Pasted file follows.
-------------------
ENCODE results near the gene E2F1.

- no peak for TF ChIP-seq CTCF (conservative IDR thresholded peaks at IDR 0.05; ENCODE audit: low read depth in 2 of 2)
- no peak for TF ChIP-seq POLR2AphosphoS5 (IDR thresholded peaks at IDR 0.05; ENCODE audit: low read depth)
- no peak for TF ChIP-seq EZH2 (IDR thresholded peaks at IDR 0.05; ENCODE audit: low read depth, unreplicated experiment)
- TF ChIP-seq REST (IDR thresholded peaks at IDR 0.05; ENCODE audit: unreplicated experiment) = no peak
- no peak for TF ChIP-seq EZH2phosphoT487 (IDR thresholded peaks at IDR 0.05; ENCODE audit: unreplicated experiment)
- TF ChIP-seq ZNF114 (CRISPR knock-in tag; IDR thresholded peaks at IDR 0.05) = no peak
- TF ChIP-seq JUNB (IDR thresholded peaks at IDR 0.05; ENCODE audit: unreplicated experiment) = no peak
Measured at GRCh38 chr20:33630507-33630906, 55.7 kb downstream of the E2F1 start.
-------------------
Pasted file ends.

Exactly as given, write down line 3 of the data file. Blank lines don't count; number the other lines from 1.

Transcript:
- no peak for TF ChIP-seq POLR2AphosphoS5 (IDR thresholded peaks at IDR 0.05; ENCODE audit: low read depth)